Trip Report: France and Spain
I went to a conference in Barcelona in July, so I planned a week of mammal-watching in France and Spain. I spent an additional week traveling with my girlfriend in France, and I was able to fit in one day of mammal-watching in the Vercors Massif in the Alps.
My most-wanted species were Iberian Lynx and Pyrenean Desman. I missed the former, but had excellent views of the latter. Most people I asked about the Desman indicated it was impossible, but a comment by Nicolas in response to my RFI suggested Lac d’Ayous high in Parc National des Pyrénées in France. Mélanie Némoz of Project Life+ Desman seconded this recommendation. As such, I decided to spend two nights at Refuge Ayous, a short walk away from the lakes.
To reach Refuge Ayous, park at Lac de Bious Artigues and hike up a few kilometers. There are two dormitories, and full board is provided. It was full both nights I stayed there, so book in advance by calling 0033 5 59 05 37 00. Their website is http://www.refuge-ayous.com
At Refuge Ayous, I met two mammalogists who had studied the Desmans in the area, and were back for a vacation. They told me that Desmans occurred in several lakes in the area, as well as the river one passes on the way up, but that the best site was a small, clear, slow-moving stream on the way to Lac Bersau. The visibility was certainly better there than in the other bodies of water.
It rained the first evening, so I began my search at 3:00 AM the following morning. I had my first brief views of my target after only about an hour of spotlighting. It appeared to be afraid of even my red light, and quickly swam to the bank and disappeared. I resolved to observe it during the daytime.
The researchers told me that Desmans have small territories and high site fidelity, and recommended a stakeout. Radio tracking data from a lower elevation site indicated that while significantly more active at night, Desmans are have short periods of activity during the daytime separated by about four hours of rest. However, some of the active time may be spent under rocks or vegetation. After a stakeout that lasted most of the day, I was fortunate enough to observe Pyrenean Desman on-and-off for about ten minutes. It fed by moving its trunk back and forth quickly along the streambed and between rocks, often producing small clouds of suspended matter. It swam with great agility, and never left the water. It disappeared under the rocks at the bank of the stream several times, only to reappear a short while later. My attempts at a good photo were hindered due to the Desman’s speed and (more importantly) the fact that it was underwater. I did manage to get a couple record shots, one of which is included here. The exact coordinates of my sighting are 42.842223, -0.494622.
I also observed Isard/Pyrenean Chamois (high on the slopes, with very young calves), Alpine Marmot (introduced), Lammergeier, and Pyrnenean Brook Salamander in the same area as the Desman.The Desman searching strategy I would recommend is walking slowly along the small stream between Lac Bersau and the climb down to Refuge Ayous, concentrating on the small pools where the water moves slowly. They are active infrequently, but should be seen with enough time due to the excellent visibility.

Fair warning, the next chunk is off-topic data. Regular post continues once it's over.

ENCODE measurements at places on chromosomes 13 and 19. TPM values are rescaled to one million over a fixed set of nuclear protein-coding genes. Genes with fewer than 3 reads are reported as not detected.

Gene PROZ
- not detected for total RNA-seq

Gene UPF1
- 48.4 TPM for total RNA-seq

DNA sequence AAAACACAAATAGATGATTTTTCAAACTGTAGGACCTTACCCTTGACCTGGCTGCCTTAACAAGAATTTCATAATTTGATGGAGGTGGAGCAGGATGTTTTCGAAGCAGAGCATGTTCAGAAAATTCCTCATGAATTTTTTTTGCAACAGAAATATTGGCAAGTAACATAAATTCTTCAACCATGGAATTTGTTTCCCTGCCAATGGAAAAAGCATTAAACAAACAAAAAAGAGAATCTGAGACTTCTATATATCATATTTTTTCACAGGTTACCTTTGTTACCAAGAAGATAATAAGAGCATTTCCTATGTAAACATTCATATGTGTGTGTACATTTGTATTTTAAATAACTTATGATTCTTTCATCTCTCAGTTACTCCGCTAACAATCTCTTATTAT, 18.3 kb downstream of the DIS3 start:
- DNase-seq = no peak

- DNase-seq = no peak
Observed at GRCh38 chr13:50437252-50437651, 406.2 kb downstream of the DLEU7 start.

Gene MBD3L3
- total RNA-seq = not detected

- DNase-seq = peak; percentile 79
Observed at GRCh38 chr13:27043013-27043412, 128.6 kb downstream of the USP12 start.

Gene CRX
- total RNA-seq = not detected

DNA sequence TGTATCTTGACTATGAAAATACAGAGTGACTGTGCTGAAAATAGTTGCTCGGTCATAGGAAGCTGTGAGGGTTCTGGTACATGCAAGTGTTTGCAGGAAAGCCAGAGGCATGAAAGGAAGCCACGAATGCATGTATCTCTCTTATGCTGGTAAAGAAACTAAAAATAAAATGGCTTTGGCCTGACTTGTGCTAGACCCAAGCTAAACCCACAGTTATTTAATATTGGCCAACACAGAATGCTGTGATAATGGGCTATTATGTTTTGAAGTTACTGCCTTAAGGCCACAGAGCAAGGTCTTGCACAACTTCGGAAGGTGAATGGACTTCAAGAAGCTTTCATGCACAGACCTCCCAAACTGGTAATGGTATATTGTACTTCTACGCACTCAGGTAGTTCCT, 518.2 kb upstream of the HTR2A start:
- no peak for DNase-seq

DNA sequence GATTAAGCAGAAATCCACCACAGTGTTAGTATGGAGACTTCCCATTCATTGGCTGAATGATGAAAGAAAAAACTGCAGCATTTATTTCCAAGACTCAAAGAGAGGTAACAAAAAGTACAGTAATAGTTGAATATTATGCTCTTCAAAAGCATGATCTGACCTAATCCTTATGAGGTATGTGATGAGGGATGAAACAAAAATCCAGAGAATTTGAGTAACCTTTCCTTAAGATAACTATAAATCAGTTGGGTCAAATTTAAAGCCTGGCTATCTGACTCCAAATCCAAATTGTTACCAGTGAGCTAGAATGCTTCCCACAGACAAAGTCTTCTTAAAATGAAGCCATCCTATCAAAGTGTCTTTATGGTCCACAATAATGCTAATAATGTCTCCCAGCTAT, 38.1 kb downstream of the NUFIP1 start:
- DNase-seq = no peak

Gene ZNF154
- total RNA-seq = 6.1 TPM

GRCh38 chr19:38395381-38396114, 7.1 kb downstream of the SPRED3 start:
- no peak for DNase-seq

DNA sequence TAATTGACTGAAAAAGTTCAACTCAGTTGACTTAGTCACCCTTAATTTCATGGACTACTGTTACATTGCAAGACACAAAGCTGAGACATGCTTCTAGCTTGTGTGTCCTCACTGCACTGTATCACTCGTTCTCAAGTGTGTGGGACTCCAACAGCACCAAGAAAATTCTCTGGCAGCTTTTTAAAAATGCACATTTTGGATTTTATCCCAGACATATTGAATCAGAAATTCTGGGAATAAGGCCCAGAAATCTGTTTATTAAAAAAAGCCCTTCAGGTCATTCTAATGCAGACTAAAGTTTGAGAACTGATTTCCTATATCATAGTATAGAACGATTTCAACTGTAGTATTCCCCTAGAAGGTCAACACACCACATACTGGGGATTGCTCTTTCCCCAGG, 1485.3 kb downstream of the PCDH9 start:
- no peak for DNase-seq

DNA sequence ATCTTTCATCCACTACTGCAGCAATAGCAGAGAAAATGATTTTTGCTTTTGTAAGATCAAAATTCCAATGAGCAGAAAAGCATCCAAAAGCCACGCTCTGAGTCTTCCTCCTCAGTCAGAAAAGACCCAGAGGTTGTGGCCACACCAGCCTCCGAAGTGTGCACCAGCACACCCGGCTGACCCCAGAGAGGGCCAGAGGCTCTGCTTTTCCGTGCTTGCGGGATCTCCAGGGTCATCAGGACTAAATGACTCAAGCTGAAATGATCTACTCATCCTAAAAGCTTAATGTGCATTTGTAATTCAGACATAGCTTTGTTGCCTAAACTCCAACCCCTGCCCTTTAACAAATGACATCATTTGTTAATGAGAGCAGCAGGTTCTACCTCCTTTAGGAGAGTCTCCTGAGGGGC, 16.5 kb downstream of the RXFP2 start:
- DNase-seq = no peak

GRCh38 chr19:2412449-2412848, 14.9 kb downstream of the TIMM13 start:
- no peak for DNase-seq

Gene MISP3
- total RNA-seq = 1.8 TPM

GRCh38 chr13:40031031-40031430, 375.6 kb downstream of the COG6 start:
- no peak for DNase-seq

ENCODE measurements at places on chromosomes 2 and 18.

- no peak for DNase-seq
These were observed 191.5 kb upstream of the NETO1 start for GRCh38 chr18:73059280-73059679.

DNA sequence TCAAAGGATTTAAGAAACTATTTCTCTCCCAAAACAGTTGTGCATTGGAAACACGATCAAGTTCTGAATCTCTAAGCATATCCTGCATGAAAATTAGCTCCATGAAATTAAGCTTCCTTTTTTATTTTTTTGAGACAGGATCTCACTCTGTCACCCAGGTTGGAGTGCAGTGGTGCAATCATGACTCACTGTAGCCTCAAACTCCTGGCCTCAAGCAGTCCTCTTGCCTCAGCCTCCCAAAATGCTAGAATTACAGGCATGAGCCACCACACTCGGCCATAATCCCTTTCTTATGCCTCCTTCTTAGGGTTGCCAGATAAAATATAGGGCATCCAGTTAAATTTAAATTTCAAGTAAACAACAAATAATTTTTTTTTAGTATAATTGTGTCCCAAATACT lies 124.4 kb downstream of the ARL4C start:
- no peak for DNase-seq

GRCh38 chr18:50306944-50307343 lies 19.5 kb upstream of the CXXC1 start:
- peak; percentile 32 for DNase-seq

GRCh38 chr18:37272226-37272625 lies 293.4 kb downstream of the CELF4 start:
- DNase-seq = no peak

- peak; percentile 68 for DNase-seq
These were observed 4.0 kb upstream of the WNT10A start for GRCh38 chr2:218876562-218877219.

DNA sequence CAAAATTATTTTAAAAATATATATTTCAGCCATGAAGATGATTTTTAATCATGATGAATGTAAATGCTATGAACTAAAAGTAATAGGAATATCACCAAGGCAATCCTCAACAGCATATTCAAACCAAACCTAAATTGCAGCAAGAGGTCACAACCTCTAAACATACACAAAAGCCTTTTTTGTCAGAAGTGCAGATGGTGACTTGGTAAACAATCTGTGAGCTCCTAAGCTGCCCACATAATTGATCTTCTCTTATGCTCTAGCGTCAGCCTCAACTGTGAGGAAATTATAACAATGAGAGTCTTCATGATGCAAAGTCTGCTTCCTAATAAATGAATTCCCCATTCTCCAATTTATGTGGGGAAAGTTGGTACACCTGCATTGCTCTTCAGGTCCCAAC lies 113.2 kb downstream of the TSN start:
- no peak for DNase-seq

Afterwards, I drove several hours south to Andujar, to search for Iberian Lynx. I spent 3.5 nights spotlighting, along both the La Lancha and Encinarejo tracks, without success. I also scoped from the viewpoints for a few hours. In retrospect, I should have spent more time scoping, but it is worth noting that I met only one other group of Lynx watchers (as opposed to up to 80 in the winter). Also, Lynx activity is lower in the summertime because European Rabbits, their main prey, are far more abundant.
Despite missing Lynx, I did see European Otter (Encinarejo), Common Genet (La Lancha), Red Fox (including a den visible from the road before Los Escoriales), Wood Mouse, Garden Dormouse (easily seen spotlighting by foot), Mouflon (La Lancha and near Los Escoriales, only males), Wild Boar, and many Red and Fallow Deer.
The logistics of visiting Andujar are well documented in other reports, but I should mention that I stayed at La Caracola, which was very nice.
I also spent a day mammal-watching in the Vercors, near Grenoble. Jon recommended I contact Gilles Trochard (email@example.com) and Philippe Lloret (firstname.lastname@example.org); both were very helpful and provided useful information. They work as guides in the area, and I can recommend both of them.
The most reliable summertime site for Alpine Chamois might be Port d’Urle, which was recommended by both Gilles and Philippe. Park at Hôtel Restaurant Les Dryades, and hike straight along the path until you reach a large cliff. I saw several distant Alpine Chamois at the base of the cliff, between 8:00 AM and 11:00 AM. I also saw many Alpine Marmots in the boulder field that one passes on the way to the cliff (on the left), and a Wallcreeper on the cliff face.
On Gilles’ recommendation, I stayed at the very nice Hotel Bellier (http://hotel-bellier.com/). He gave me directions to a nearby Badger den, where my girlfriend and I had excellent views of a mother with two cubs. I also drove around for a bit, concentrating on an area Gilles suggested for closer views of Chamois. I saw one, plus many Roe Deer, two Red Deer, a Red Fox, and a Beech Marten.
P.S. I’m still planning to write a Sierra Leone trip report, and I hope to find the time to do by the end of next month.